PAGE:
How to Interpret the Put-Call Ratio
There are usually two ways to interpret the put-call ratio: To trade in the direction of the ratio or to take a contrarian position.
The typical way a trader would use the put-call ratio to make trading decisions in the stock market is to sell when the ratio is high, and to buy when the ratio is low.
A high put call ratio indicates that investors are expecting lower prices in the future and prefer put options over calls. This can also mean that some investors hedge against lower prices (because they have a long position in the market, for example), which is also a bearish signal for the underlying security.
Similarly, a lower ratio signals that calls are more popular than puts among options traders. Those market participants are expecting higher prices in the underlying security, which is why they are buying call options, pushing the put-call ratio below 1.
When the put-call ratio is between 0.5 and 1, some traders interpret this as a neutral signal and a sideways-moving market.
Another approach to interpreting the put-call ratio is by taking a contrarian view. This means contrarian traders would buy when the ratio jumps above 1 and sell when the ratio drops below 1.
The interpretation of a contrarian approach is that when markets are out of balance, they tend to revert to their mean, and the majority of investors are often taking the wrong side in the markets.
In other words, when the majority of traders are bearish on a stock or financial security and when fear in the markets is at its highest, this is usually the best time to buy. The opposite is true when the majority of traders are bullish – this is when greed is at its highest and fear of missing out kicks in, which is usually the time when the price of a stock tops out.
The CBOE put call ratio provides daily updates of the indicator for a number of securities and indices. The table above shows how the ratio overview looks like on their website.
For example, the equity put call ratio stood at 0.43 at the time of writing, which signals a bullish sentiment among options traders. A ratio of 0.43 means that more call options are traded than put options, which suggests that investors are willing to buy derivative contracts that allow them to buy (call options) rather than sell (put options) the underlying security.
The CBOE total put call ratio includes both index options and equity options to provide a broader measure of market sentiment.
How to Trade with the PCR Ratio
The PCR ratio can be traded in a number of ways. First, traders can initiate buying positions when the ratio drops below 1, which means that call options are relatively more popular than put options in the market, which in turn means that investors are preparing for a potential rise in prices. Similarly, traders can initiate selling positions when the ratio rises above 1, which means that puts are more in demand than calls and that investors are turning bearish on the market.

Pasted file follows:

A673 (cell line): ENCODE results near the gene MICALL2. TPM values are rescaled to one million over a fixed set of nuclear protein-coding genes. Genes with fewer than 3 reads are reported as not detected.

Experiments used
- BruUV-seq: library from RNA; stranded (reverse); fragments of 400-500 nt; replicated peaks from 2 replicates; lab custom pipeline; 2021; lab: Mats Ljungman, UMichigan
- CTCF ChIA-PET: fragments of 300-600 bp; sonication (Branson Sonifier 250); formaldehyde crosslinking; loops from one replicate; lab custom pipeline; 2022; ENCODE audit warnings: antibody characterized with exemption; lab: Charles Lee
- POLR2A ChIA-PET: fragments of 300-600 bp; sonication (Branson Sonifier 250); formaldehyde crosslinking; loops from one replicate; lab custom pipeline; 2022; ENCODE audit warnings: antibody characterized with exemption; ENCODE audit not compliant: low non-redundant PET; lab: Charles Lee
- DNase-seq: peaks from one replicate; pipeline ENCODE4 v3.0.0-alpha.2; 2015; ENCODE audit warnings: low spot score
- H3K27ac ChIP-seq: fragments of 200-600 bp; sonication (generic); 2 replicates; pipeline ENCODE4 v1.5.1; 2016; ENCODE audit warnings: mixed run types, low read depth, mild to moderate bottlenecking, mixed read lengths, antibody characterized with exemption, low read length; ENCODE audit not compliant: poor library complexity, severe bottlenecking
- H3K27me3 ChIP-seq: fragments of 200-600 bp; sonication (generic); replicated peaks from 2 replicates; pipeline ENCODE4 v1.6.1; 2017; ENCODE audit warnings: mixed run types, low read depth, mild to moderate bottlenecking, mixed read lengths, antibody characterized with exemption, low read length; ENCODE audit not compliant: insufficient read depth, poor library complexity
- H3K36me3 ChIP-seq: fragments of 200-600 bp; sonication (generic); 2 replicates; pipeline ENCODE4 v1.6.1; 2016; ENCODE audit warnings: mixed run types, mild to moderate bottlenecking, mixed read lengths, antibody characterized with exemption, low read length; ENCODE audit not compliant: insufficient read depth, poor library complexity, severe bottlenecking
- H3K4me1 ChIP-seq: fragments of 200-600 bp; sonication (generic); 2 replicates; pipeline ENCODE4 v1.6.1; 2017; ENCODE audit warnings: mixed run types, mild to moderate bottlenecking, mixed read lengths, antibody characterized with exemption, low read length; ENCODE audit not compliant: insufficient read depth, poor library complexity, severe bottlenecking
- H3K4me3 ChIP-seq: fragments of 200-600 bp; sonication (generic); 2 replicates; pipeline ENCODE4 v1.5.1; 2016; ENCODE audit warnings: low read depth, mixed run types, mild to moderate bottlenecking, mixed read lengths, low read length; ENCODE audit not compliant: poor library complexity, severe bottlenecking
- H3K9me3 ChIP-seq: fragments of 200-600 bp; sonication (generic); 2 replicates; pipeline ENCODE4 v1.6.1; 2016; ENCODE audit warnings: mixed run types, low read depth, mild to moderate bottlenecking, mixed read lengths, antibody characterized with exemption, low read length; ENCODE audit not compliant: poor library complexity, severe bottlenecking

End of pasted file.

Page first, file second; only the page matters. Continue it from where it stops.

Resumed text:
However, the put-call ratio is often considered a contrarian indicator. This means, a ratio below 1 would be a selling signal, and a ratio above 1 would be a buying signal. Let’s take a look at how this put call ratio analysis would play out in the $TSLA stock (Tesla Inc.).
In the screenshot above, we added the put-call ratio chart to the daily chart of Tesla Inc. This indicator has two additional lines (the green and red ones that wrap the indicator) which plot the standard deviation of the put-call ratio for a pre-specified lookback period.
This is a welcoming feature, as it allows us to identify marginal extremes in the indicator itself. The indicator also plots red vertical lines when the ratio falls below the lower standard deviation line, and green vertical lines when the ratio rises above the upper standard deviation line. These vertical lines can be used as buying and selling signals by traders.
Now, let’s interpret the signals shown in the chart. On the left-hand side of the chart, the put call ratio indicator briefly dropped below the lower red line, which also coincided with a minor top in the Tesla stock.
The next time the ratio reached fresh marginal highs (although below the green standard deviation line), the Tesla stock was just about to start a strong bull run that lasted for a few weeks. After that, a new low in the P/C ratio signaled a fresh top in the stock.
And finally, when the ratio broke above the upper green line, this delivered another bullish signal as the price rose for a few days by more than a hundred dollars.
Although the overall results of using the bare put-call ratio are already quite good, traders could (and should!) apply other analytical tools to improve the signals of the indicator and create a PCR trading strategy. While this can be anything from fundamentals to Intermarket analysis, we have added some popular technical analysis tools to the chart above to form a complete put call ratio trading strategy.